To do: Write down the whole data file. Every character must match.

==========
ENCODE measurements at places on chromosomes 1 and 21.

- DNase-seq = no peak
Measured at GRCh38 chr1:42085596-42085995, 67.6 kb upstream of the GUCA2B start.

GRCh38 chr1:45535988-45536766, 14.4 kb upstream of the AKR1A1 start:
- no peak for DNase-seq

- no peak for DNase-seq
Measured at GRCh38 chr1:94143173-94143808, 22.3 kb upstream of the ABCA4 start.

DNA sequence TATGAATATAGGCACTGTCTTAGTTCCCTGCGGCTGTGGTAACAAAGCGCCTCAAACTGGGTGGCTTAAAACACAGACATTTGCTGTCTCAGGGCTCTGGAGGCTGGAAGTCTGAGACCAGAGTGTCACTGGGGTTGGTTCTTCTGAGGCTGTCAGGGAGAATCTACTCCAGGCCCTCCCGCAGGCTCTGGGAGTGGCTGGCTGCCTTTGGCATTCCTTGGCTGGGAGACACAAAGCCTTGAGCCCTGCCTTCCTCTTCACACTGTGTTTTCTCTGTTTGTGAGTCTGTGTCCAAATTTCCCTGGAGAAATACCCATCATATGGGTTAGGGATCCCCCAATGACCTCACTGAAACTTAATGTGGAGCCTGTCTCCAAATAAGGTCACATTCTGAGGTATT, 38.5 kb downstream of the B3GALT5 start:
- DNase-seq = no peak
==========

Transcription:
ENCODE measurements at places on chromosomes 1 and 21.

- DNase-seq = no peak
Measured at GRCh38 chr1:42085596-42085995, 67.6 kb upstream of the GUCA2B start.

GRCh38 chr1:45535988-45536766, 14.4 kb upstream of the AKR1A1 start:
- no peak for DNase-seq

- no peak for DNase-seq
Measured at GRCh38 chr1:94143173-94143808, 22.3 kb upstream of the ABCA4 start.

DNA sequence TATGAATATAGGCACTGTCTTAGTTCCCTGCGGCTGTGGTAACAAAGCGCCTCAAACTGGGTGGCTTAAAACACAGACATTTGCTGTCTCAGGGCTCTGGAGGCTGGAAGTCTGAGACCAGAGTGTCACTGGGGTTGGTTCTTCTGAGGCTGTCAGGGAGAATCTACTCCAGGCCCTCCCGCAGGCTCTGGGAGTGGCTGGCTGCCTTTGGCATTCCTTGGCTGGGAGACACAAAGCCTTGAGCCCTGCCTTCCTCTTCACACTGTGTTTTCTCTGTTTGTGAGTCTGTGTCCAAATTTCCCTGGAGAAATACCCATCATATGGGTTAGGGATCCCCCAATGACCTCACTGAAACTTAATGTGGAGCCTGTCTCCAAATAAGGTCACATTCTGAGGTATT, 38.5 kb downstream of the B3GALT5 start:
- DNase-seq = no peak